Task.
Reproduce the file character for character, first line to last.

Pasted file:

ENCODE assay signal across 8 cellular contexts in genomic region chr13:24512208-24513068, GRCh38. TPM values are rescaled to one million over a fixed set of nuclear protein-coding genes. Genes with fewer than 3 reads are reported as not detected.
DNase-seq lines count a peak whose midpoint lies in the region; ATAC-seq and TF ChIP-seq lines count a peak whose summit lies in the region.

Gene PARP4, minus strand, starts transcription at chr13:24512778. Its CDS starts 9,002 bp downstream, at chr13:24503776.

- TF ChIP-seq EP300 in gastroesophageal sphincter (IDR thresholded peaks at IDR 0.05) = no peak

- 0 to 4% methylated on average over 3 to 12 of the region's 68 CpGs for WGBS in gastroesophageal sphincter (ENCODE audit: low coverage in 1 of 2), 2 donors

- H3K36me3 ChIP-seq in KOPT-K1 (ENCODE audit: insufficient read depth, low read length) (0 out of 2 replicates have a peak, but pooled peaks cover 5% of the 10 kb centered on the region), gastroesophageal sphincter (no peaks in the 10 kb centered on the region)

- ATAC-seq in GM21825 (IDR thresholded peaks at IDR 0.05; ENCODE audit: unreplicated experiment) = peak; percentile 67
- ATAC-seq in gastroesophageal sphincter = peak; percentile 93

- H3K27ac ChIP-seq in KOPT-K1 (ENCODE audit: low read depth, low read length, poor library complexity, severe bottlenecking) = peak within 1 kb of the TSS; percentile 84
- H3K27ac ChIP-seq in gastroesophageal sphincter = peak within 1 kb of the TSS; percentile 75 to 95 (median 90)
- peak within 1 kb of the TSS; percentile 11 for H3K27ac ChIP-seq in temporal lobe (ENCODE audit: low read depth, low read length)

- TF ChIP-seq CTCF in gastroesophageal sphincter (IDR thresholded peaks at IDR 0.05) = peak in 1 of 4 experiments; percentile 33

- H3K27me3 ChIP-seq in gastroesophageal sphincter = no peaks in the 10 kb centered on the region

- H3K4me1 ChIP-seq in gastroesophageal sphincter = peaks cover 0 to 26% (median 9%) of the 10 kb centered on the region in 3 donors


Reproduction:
ENCODE assay signal across 8 cellular contexts in genomic region chr13:24512208-24513068, GRCh38. TPM values are rescaled to one million over a fixed set of nuclear protein-coding genes. Genes with fewer than 3 reads are reported as not detected.
DNase-seq lines count a peak whose midpoint lies in the region; ATAC-seq and TF ChIP-seq lines count a peak whose summit lies in the region.

Gene PARP4, minus strand, starts transcription at chr13:24512778. Its CDS starts 9,002 bp downstream, at chr13:24503776.

- TF ChIP-seq EP300 in gastroesophageal sphincter (IDR thresholded peaks at IDR 0.05) = no peak

- 0 to 4% methylated on average over 3 to 12 of the region's 68 CpGs for WGBS in gastroesophageal sphincter (ENCODE audit: low coverage in 1 of 2), 2 donors

- H3K36me3 ChIP-seq in KOPT-K1 (ENCODE audit: insufficient read depth, low read length) (0 out of 2 replicates have a peak, but pooled peaks cover 5% of the 10 kb centered on the region), gastroesophageal sphincter (no peaks in the 10 kb centered on the region)

- ATAC-seq in GM21825 (IDR thresholded peaks at IDR 0.05; ENCODE audit: unreplicated experiment) = peak; percentile 67
- ATAC-seq in gastroesophageal sphincter = peak; percentile 93

- H3K27ac ChIP-seq in KOPT-K1 (ENCODE audit: low read depth, low read length, poor library complexity, severe bottlenecking) = peak within 1 kb of the TSS; percentile 84
- H3K27ac ChIP-seq in gastroesophageal sphincter = peak within 1 kb of the TSS; percentile 75 to 95 (median 90)
- peak within 1 kb of the TSS; percentile 11 for H3K27ac ChIP-seq in temporal lobe (ENCODE audit: low read depth, low read length)

- TF ChIP-seq CTCF in gastroesophageal sphincter (IDR thresholded peaks at IDR 0.05) = peak in 1 of 4 experiments; percentile 33

- H3K27me3 ChIP-seq in gastroesophageal sphincter = no peaks in the 10 kb centered on the region

- H3K4me1 ChIP-seq in gastroesophageal sphincter = peaks cover 0 to 26% (median 9%) of the 10 kb centered on the region in 3 donors